Not exactly a household name, Seraphin’s lack of recognition could work in your favor. Put him on your radar. Now entering his fourth year in the league, Seraphin passed on joining his French national team in EuroBasket 2013 during the offseason specifically to stick around in town to work with the team’s staff at the training facility. He views it as making a sacrifice for a chance to take his NBA game to the next level. This smells of determination to get on the court and stay there. His concentrated preparation may pay off well for owners who take a chance. Seraphin looks to get a real shot with Emeka Okafor out indefinitely with a herniated cervical disc. Okafor’s return date has not been determined; as we know, such condition is an extremely unpredictable situation. In seven preseason games, Seraphin averaged 8.4 points, 1.4 blocks and 6.3 rebounds in 25.9 minutes. He started in two, and figures to have a real opportunity to capture that starting role when the regular season tips off. In eight starts last season (30.8 minutes per game), he averaged 13.4 points, 7.8 rebounds and 1.1 blocks. He doesn’t kill you at the foul line (increased to .765 in the preseason from .693 last season) or in shooting efficiencies (.461 in field goals last year). With a new resolve to succeed and the opportunity opening up to him, along with teammates outspokenly devoted to helping him improve on the defensive end, keep Seraphin in mind.
STEVEN ADAMS – OKLAHOMA CITY THUNDER
The Thunder significantly tested Adams in the preseason, and he was deemed a pleasant surprise. Typically a seven-foot rookie with one season of college ball (Pittsburgh) under his belt would largely remain a project destined to travel back and forth to the NBA Development league in his first year. We predict this will not be the case for 20-year-old Adams. By all accounts, he is far more NBA-ready than previously believed. In seven preseason games, starting in two, Adam averaged 7.9 points, 8.0 rebounds (3.7 offensive) and 1.1 block in 23.4 minutes. With centers Kendrick Perkins sidelined (injured finger in first preseason game), Daniel Orton waived and Hasheem Thabeet not quite living up to his number two draft pick, Thunder coach Scott Brooks turned to the New Zealander to assess his handling of center duties. Turns out, Adams is a multi-talented, athletic freak. He gives the Thunder what they’ve been lacking for so long: someone to catch-and-finish around the rim and to grab offensive boards. Those abilities alone suggest Adams may be firmly introduced into the rotation, perhaps taking Thabeet’s backup spot. Brooks’ exact plans for him once the regular season starts are not clear, but with everything Adams showed, coupled with Oklahoma City’s need at the position, expect to see him on the floor a lot this season. Hopefully, Adams will learn the art of guarding without fouling sooner rather than later.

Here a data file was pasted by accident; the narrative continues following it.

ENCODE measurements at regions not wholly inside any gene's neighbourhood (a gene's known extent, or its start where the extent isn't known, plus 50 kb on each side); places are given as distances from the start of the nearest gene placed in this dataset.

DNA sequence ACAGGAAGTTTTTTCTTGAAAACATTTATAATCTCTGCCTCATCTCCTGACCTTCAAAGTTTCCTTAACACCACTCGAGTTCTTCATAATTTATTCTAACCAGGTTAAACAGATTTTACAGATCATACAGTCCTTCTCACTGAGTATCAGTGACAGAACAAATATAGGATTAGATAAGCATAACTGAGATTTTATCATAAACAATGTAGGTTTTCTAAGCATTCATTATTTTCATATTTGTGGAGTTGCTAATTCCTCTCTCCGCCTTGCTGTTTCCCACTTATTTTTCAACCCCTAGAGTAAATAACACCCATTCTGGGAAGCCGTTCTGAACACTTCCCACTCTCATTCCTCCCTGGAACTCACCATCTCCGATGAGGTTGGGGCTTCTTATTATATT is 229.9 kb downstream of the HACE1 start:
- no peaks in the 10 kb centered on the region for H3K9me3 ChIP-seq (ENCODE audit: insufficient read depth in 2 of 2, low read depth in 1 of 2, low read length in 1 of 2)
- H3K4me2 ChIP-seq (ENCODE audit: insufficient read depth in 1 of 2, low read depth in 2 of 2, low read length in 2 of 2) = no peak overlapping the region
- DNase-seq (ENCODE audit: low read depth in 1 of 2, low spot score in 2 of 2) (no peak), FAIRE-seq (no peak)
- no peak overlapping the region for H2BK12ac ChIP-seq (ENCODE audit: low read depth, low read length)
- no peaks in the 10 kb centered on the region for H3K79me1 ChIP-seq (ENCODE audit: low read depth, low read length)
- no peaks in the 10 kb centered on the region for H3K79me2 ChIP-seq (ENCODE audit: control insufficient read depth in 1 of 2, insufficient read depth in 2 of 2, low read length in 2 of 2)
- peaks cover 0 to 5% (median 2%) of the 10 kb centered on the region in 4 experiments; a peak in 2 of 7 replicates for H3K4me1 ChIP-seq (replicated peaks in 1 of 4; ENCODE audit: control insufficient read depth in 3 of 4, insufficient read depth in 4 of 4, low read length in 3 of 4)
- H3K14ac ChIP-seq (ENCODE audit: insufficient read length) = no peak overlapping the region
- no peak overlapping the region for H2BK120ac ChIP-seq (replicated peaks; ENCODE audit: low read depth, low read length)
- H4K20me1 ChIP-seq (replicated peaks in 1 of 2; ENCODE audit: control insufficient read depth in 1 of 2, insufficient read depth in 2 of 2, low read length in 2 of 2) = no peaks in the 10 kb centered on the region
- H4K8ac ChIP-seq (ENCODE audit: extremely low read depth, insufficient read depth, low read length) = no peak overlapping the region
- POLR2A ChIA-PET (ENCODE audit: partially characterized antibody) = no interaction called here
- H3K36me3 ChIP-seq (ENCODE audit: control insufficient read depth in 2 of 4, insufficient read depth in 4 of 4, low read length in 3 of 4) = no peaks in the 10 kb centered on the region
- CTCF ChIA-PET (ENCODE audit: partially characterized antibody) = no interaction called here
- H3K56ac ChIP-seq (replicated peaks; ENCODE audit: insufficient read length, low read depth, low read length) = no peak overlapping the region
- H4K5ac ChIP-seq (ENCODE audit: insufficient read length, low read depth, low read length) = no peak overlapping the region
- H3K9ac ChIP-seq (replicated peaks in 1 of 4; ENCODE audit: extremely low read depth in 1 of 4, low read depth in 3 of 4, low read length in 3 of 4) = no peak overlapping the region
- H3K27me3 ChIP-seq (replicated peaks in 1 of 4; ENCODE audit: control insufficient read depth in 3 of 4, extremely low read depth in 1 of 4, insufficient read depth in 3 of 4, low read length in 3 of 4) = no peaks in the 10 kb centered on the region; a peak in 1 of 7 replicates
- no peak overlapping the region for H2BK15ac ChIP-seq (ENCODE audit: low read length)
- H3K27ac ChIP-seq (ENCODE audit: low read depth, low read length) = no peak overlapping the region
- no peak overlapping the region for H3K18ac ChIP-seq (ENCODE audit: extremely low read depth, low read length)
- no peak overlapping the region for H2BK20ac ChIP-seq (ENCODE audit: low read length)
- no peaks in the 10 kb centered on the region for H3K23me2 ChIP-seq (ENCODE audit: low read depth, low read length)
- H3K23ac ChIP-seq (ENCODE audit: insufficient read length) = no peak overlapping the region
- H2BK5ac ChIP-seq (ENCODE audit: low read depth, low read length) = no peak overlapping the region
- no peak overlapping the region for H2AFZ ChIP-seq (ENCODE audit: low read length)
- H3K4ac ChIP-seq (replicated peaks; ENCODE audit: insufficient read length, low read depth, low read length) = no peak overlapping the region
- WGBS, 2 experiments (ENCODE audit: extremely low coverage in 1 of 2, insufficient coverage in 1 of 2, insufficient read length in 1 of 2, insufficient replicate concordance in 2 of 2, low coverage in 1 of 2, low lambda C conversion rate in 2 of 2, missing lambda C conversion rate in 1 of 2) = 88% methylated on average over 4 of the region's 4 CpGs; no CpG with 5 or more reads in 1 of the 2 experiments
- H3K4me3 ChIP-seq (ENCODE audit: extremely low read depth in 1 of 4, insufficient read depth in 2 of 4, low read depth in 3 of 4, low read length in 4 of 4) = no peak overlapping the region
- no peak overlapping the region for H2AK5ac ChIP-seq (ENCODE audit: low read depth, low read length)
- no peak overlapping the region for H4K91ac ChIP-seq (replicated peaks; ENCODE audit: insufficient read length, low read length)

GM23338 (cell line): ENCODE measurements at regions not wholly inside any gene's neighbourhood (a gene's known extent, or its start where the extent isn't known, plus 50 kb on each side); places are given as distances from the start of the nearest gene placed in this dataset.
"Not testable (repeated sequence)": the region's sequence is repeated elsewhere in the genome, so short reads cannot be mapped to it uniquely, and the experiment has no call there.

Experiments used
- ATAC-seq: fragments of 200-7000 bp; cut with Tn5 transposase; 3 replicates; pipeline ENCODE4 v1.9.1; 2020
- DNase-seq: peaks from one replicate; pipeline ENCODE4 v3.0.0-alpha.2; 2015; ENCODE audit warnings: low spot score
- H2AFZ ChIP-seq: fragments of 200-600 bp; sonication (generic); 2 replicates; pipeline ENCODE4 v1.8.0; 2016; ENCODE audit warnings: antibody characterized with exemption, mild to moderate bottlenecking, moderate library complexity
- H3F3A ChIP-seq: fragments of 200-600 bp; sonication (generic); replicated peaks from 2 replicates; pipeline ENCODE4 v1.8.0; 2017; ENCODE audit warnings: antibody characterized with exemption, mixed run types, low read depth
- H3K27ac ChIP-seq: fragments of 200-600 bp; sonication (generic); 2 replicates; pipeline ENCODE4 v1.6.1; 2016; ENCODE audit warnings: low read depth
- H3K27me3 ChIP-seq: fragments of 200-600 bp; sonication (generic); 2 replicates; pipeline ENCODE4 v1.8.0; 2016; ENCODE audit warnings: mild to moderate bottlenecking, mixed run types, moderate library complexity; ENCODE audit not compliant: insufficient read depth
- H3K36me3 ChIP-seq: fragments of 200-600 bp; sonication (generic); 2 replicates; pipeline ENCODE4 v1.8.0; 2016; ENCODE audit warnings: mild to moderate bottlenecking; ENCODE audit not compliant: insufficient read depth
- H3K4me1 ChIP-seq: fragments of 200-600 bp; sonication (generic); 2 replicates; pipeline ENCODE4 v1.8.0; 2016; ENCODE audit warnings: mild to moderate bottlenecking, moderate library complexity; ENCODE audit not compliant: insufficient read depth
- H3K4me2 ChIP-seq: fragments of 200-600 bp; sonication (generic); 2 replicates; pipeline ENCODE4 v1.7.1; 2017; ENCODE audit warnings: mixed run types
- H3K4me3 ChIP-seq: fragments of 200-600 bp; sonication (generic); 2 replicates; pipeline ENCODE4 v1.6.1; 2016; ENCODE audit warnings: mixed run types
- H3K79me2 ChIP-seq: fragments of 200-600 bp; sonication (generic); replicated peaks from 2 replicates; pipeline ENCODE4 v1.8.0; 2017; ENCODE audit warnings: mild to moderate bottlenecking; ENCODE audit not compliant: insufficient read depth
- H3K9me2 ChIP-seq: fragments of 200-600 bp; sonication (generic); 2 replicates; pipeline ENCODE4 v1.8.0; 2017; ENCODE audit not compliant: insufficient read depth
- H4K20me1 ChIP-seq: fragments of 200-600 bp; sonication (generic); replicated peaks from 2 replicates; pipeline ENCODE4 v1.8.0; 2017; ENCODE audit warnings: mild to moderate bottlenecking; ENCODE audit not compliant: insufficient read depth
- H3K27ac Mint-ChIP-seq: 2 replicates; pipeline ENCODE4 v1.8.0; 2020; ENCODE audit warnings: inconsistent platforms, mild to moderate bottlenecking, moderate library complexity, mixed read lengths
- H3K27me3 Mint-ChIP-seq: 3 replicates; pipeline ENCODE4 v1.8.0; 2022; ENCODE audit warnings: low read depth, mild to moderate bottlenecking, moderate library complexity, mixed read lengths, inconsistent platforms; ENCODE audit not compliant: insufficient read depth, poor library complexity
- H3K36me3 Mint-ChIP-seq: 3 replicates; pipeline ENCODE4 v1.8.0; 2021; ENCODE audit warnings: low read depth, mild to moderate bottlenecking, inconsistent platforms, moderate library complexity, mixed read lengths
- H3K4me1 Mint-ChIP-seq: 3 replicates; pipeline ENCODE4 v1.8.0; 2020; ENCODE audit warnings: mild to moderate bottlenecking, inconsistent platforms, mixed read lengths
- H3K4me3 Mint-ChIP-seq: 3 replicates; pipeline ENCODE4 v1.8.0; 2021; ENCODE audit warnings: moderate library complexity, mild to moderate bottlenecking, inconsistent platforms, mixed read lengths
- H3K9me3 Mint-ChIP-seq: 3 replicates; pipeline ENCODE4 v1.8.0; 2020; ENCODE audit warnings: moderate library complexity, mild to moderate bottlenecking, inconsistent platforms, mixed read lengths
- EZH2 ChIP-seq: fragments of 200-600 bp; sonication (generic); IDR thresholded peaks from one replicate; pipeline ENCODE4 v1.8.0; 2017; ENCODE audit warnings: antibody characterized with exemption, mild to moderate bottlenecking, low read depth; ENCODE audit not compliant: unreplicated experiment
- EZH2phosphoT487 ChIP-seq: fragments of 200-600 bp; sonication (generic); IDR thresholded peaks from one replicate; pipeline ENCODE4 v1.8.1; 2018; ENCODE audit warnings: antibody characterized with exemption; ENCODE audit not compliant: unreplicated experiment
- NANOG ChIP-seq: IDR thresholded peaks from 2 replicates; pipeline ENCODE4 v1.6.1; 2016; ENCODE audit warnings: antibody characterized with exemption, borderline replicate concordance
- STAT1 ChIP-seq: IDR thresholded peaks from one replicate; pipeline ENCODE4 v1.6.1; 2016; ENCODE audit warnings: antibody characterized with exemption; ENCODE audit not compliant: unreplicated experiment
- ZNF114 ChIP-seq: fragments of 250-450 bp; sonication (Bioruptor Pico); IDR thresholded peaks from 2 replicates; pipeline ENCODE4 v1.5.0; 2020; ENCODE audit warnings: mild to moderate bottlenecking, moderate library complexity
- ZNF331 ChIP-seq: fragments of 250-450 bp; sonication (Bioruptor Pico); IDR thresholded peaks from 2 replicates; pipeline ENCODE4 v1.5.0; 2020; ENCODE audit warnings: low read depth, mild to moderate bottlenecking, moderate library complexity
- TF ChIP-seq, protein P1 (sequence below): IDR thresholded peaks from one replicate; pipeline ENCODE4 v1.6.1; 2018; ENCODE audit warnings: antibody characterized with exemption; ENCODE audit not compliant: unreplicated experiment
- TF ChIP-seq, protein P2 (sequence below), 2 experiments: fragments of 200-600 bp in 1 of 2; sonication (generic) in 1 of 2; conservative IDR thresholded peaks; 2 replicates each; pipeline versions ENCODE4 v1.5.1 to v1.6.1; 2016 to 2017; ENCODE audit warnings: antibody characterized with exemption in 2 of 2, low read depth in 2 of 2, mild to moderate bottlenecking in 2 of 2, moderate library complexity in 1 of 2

JOHN HENSON – MILWAUKEE BUCKS
Little attention was given to Henson, the Bucks’ 14th pick in the 2012 NBA Draft, last season. His averages of 6.0 points and 4.7 rebounds in 13.1 minutes were nice, but under the Per 36 Minutes test, the numbers jump to 16.5 points and 12.9 rebounds. Those are certainly eye-catching stats, but what are the chances Henson will ever reach anywhere close to those type of minutes? We say yes to at least doubling his previous playing time. The Bucks are on a mission to change the culture. The youth movement is in full swing, and Henson is firmly ensconced in those plans. Coach Larry Drew has been experimenting with various line-ups during the preseason; it’s quite clear Henson’s contribution will be counted on during this season. Whether Henson starts (for the injured stretch four Ersan Ilyasova, who has an unknown return date) or comes off the bench, we expect a sharp increase in minutes. During the six preseason games (Henson started in three), he averaged 10.0 points, 6.7 rebounds (2.2 offensive), 1.8 assists and 1.0 blocks in 25.0 minutes. The 6’11 player with a 7’6 wingspan has upside written all over him. Remember his record line of 25 rebounds, 17 points and seven blocks in 41 minutes last April? There’s just too much to like here.
Other sneaky plays to consider when drafting include: Corey Brewer, Gary Neal, Michael Beasley, Amir Johnson and Dennis Schroder.
We hope spotlighting these players will be helpful in your fantasy draft. Good luck!
Who are your sneaky fantasy draft players this season? Tell us in the comments section below.